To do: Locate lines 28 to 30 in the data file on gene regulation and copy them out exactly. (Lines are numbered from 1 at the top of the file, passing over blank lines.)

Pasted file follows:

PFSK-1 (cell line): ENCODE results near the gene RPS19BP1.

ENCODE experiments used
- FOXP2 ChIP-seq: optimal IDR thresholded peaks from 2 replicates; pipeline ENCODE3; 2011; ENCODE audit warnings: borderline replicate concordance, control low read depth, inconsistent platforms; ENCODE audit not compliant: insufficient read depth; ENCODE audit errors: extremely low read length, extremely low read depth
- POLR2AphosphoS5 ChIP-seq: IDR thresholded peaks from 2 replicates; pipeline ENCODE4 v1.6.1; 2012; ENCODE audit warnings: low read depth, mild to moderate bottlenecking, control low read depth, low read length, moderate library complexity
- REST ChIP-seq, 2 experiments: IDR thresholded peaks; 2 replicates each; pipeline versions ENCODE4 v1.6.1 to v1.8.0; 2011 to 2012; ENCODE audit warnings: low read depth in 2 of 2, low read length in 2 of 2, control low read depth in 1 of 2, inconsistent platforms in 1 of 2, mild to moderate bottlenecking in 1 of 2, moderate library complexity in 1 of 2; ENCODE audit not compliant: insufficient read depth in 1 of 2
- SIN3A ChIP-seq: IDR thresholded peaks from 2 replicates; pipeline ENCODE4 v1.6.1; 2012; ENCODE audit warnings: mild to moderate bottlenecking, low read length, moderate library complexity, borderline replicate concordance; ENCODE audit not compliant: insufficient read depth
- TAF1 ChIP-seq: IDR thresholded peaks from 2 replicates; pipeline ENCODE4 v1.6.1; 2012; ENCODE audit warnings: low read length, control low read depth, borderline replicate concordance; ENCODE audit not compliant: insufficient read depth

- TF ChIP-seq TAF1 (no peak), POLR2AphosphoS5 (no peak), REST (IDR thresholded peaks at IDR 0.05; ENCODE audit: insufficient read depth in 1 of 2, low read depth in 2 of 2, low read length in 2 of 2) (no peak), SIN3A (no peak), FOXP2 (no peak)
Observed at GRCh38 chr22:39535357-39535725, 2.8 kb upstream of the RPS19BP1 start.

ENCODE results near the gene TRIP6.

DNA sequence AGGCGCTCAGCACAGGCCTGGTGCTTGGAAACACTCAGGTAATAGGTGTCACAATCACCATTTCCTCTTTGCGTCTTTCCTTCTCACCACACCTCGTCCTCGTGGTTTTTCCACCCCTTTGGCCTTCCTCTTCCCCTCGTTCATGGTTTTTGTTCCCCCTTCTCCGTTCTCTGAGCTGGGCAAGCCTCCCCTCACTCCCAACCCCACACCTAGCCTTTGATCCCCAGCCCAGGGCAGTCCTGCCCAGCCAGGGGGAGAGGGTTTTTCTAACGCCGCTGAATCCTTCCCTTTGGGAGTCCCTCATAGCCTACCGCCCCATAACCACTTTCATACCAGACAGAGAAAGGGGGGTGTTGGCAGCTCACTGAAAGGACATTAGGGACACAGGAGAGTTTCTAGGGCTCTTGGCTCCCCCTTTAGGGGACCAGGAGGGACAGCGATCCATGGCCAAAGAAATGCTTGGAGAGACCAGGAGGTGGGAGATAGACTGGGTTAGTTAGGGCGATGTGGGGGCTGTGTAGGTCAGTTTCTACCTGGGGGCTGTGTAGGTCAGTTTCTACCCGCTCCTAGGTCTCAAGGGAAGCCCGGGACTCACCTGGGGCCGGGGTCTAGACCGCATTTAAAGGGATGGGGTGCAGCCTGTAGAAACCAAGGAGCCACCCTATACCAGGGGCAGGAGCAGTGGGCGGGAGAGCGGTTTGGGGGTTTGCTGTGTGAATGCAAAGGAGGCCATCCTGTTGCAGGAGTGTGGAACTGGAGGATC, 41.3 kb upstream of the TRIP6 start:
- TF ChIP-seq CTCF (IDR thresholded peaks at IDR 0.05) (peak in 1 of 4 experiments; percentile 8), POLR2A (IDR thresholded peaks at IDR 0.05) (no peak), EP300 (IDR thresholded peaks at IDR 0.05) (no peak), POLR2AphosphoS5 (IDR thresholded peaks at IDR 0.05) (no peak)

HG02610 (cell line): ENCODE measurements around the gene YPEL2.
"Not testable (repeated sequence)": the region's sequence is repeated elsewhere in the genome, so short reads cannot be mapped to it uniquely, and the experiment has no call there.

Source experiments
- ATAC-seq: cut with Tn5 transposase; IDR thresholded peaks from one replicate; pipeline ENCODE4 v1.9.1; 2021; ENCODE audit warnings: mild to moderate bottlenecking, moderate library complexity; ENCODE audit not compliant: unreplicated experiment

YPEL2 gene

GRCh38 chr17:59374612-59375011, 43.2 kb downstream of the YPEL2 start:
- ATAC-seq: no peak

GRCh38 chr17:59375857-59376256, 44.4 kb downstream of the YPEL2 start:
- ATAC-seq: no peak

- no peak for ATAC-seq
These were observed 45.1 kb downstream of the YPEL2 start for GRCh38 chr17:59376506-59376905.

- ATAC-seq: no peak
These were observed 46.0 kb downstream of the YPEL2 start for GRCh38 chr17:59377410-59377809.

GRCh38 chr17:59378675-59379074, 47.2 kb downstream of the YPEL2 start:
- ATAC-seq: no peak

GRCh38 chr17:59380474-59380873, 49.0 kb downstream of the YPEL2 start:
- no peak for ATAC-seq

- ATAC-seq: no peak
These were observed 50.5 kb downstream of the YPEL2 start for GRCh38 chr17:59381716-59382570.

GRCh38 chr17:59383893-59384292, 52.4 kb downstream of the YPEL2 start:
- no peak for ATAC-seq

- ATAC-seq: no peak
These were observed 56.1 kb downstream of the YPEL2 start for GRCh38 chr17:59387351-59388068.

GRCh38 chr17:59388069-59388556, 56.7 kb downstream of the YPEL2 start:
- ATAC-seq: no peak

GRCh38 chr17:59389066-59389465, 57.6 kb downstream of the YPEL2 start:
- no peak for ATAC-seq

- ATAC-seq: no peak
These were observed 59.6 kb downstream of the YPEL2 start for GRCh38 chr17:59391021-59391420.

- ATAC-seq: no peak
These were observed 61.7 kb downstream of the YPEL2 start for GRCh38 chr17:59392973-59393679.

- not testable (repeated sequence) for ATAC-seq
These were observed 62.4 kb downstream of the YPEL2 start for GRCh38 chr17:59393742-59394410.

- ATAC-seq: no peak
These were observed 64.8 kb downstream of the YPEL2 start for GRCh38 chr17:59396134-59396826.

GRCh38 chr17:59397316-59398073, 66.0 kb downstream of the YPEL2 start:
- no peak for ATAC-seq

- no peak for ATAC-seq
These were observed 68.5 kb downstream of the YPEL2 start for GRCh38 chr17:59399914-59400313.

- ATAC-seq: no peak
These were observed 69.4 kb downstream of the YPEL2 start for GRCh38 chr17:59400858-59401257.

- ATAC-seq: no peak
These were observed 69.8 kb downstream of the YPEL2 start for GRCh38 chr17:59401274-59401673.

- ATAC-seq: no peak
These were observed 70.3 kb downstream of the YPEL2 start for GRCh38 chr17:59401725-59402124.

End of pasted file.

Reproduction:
GRCh38 chr17:59380474-59380873, 49.0 kb downstream of the YPEL2 start:
- no peak for ATAC-seq

- ATAC-seq: no peak